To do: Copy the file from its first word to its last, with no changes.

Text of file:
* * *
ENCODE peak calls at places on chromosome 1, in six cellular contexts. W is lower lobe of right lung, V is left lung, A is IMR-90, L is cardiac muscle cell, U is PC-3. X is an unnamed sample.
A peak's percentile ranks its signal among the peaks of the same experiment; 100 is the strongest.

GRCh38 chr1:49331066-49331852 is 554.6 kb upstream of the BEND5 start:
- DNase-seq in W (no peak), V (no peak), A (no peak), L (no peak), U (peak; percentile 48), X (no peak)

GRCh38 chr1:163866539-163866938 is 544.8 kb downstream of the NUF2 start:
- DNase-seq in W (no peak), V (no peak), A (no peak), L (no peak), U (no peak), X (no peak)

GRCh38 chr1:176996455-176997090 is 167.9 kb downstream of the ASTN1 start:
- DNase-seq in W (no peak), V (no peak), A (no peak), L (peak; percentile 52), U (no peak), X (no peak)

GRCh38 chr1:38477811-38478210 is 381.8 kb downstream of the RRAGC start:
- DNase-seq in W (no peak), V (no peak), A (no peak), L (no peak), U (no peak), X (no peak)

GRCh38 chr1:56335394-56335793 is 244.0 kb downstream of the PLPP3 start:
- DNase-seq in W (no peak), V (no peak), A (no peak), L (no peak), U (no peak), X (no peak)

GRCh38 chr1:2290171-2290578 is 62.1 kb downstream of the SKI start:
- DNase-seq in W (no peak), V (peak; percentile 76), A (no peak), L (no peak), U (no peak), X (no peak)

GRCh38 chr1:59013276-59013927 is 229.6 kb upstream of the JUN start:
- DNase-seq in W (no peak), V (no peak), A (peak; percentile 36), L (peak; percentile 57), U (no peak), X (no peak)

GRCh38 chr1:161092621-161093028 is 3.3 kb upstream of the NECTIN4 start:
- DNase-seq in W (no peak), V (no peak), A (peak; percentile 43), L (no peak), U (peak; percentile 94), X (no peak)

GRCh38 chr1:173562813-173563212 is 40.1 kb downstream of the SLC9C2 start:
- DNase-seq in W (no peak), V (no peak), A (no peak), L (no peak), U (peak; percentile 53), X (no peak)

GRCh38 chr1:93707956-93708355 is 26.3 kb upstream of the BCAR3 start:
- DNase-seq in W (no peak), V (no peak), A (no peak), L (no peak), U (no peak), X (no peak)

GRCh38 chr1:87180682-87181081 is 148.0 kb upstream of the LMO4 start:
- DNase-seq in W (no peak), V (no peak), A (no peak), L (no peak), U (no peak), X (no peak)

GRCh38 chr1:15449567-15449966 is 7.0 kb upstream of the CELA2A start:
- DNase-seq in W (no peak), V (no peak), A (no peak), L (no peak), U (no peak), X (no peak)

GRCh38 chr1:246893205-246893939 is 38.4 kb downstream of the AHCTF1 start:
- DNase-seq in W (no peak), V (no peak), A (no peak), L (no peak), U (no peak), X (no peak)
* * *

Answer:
ENCODE peak calls at places on chromosome 1, in six cellular contexts. W is lower lobe of right lung, V is left lung, A is IMR-90, L is cardiac muscle cell, U is PC-3. X is an unnamed sample.
A peak's percentile ranks its signal among the peaks of the same experiment; 100 is the strongest.

GRCh38 chr1:49331066-49331852 is 554.6 kb upstream of the BEND5 start:
- DNase-seq in W (no peak), V (no peak), A (no peak), L (no peak), U (peak; percentile 48), X (no peak)

GRCh38 chr1:163866539-163866938 is 544.8 kb downstream of the NUF2 start:
- DNase-seq in W (no peak), V (no peak), A (no peak), L (no peak), U (no peak), X (no peak)

GRCh38 chr1:176996455-176997090 is 167.9 kb downstream of the ASTN1 start:
- DNase-seq in W (no peak), V (no peak), A (no peak), L (peak; percentile 52), U (no peak), X (no peak)

GRCh38 chr1:38477811-38478210 is 381.8 kb downstream of the RRAGC start:
- DNase-seq in W (no peak), V (no peak), A (no peak), L (no peak), U (no peak), X (no peak)

GRCh38 chr1:56335394-56335793 is 244.0 kb downstream of the PLPP3 start:
- DNase-seq in W (no peak), V (no peak), A (no peak), L (no peak), U (no peak), X (no peak)

GRCh38 chr1:2290171-2290578 is 62.1 kb downstream of the SKI start:
- DNase-seq in W (no peak), V (peak; percentile 76), A (no peak), L (no peak), U (no peak), X (no peak)

GRCh38 chr1:59013276-59013927 is 229.6 kb upstream of the JUN start:
- DNase-seq in W (no peak), V (no peak), A (peak; percentile 36), L (peak; percentile 57), U (no peak), X (no peak)

GRCh38 chr1:161092621-161093028 is 3.3 kb upstream of the NECTIN4 start:
- DNase-seq in W (no peak), V (no peak), A (peak; percentile 43), L (no peak), U (peak; percentile 94), X (no peak)

GRCh38 chr1:173562813-173563212 is 40.1 kb downstream of the SLC9C2 start:
- DNase-seq in W (no peak), V (no peak), A (no peak), L (no peak), U (peak; percentile 53), X (no peak)

GRCh38 chr1:93707956-93708355 is 26.3 kb upstream of the BCAR3 start:
- DNase-seq in W (no peak), V (no peak), A (no peak), L (no peak), U (no peak), X (no peak)

GRCh38 chr1:87180682-87181081 is 148.0 kb upstream of the LMO4 start:
- DNase-seq in W (no peak), V (no peak), A (no peak), L (no peak), U (no peak), X (no peak)

GRCh38 chr1:15449567-15449966 is 7.0 kb upstream of the CELA2A start:
- DNase-seq in W (no peak), V (no peak), A (no peak), L (no peak), U (no peak), X (no peak)

GRCh38 chr1:246893205-246893939 is 38.4 kb downstream of the AHCTF1 start:
- DNase-seq in W (no peak), V (no peak), A (no peak), L (no peak), U (no peak), X (no peak)